Epistemological: Classical skepticism mixed with fideism (for me, they're two sides of the same coin), certainly in the case of religion (I'm a Christian of sorts), but not alone. It is beyond human power to know anything in any conclusive way; there always remain ways to fundamentally doubt or invalidate any proposition, no matter how reasonable it first seems. However, there is faith, both in the sense of believing on the basis of something other than knowledge as such and in the sense of an intervening Grace that convinces.
Ethical: Moral nihilist leading on to Kierkegaardian Religious. No ethical standards are available to reason. It is by choice that we adopt an ethical standard, although there do seem to be universal feelings of wrong-doings, such as consciously mistreating someone who is innocent. Relativism seems obvious, but enters the self-contradiction of offering the universal explanation that it denies exists. It seems logical that any human preoccupied with the ethical, will constantly come up against its impossibility, in that even if ethical standards were available to reason, and even those we choose ourselves, they remain in an ultimate sense impossible to adhere to. One logical route of this quandary is the Kierkegaardian Religious position, and Christian morality in general, which one chooses to adopt, and then it turns out the point of Christian morality is something essentially different from merely being ethically good.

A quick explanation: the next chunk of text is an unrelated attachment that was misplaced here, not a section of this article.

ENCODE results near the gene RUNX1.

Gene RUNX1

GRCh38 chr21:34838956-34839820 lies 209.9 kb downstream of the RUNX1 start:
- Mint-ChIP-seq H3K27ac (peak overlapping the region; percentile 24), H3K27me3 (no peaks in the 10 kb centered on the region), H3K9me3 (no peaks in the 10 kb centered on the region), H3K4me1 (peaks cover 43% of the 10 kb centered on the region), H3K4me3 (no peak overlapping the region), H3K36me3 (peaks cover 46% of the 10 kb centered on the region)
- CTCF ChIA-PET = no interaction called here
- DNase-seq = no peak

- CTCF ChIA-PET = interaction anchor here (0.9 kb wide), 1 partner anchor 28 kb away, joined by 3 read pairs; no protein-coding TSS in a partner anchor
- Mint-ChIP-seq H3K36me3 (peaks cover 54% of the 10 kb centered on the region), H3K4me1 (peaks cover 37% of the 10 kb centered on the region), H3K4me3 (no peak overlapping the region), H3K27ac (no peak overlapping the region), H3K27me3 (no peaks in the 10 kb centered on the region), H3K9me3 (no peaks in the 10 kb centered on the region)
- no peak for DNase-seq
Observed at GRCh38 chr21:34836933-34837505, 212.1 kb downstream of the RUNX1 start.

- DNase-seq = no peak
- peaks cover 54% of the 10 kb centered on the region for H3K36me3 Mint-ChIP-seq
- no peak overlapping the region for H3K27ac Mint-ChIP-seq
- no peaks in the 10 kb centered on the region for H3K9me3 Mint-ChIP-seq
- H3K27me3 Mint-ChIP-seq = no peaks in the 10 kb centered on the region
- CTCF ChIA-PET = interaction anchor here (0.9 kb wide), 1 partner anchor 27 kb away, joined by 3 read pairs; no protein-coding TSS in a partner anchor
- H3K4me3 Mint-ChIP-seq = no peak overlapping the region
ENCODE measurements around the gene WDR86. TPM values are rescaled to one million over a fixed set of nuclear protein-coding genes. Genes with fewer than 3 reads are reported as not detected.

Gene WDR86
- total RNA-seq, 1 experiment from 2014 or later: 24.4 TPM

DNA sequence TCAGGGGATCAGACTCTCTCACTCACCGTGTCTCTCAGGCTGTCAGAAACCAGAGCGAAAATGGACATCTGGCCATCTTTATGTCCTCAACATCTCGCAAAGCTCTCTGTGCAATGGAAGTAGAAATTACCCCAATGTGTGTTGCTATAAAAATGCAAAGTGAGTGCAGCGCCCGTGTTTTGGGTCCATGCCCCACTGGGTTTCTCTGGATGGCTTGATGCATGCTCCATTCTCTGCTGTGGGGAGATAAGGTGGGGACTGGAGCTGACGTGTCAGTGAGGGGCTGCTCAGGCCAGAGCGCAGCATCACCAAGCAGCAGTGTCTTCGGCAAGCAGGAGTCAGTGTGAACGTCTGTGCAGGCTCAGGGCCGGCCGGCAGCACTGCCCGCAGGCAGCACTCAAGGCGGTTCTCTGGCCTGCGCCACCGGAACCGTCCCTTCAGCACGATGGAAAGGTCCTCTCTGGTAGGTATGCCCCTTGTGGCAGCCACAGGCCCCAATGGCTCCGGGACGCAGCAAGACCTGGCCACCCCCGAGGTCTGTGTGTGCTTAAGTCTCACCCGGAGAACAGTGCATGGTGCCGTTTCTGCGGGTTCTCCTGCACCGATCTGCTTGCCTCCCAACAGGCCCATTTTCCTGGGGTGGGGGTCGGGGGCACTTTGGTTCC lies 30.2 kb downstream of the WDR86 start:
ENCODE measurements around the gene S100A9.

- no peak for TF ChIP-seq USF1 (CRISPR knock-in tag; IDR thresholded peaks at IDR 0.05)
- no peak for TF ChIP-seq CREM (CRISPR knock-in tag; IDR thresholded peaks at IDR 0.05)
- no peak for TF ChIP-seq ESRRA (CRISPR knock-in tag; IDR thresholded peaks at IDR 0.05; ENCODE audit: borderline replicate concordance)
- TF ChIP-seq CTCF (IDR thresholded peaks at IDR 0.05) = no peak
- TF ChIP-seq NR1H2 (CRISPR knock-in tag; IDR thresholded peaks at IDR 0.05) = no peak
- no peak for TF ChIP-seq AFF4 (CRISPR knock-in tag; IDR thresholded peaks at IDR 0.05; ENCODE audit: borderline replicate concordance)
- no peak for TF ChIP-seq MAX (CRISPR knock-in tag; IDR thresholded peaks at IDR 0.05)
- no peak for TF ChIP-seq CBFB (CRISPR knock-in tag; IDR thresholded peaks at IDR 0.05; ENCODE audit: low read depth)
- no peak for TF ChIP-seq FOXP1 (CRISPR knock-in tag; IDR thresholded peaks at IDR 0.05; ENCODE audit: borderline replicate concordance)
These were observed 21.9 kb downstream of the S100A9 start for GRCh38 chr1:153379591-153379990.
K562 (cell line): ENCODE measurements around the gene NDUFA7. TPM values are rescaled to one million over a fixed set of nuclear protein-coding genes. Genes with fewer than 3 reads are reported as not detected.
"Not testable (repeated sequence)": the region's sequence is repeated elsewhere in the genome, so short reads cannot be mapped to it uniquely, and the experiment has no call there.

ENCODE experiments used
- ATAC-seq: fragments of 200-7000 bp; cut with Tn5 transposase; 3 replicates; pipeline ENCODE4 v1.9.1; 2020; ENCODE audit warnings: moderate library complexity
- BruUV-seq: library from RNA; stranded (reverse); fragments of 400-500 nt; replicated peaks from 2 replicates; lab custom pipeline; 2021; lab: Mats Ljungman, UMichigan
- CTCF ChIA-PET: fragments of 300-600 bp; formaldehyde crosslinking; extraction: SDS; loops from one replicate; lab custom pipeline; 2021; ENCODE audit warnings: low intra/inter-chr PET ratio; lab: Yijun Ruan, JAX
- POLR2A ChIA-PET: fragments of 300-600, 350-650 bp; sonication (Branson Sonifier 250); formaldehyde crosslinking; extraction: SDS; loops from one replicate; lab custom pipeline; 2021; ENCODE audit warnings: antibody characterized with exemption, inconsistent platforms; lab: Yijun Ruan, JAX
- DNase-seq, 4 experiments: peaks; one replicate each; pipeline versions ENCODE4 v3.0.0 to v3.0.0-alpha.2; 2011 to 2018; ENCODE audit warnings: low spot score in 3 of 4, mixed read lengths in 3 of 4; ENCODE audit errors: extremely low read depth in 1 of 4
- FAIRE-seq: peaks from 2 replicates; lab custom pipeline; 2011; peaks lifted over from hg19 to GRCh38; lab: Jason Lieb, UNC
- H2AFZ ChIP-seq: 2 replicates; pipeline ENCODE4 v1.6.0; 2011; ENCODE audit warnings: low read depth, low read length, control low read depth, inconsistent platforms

Of course, choice as such involves a belief in transcendence, in this case, the notion that we can transcend the moral possibilities that we are born into and caused by. That is, choice assumes that it is an act 'uncaused'. Many who emphasise choice seem to forget this, primarily because they ignore the structuralist thesis, that all our beliefs and actions are caused by something other than us, something that preceded us.
Pluralist. Reality is not reducible to one thing, substance or symbol, and attempts to reduce it as such will always fail.
Nominalist. Categories, substances, individuals, species, etc... are names that we perhaps necessarily impose on the world, not actual discoveries.
Negative theism/"atheism". I feel that properly understood Christianity presupposes atheism without denying God, i.e. God is being-less, existence-less nothingness. In brief, this is more important to describe the human religious route than for anything else; to learn humility, to be God-centred is to have no centre as such, in a project of kenosis (emptying oneself and becoming entirely passive), in a Schopenhauerian retreat from the Will that is the World.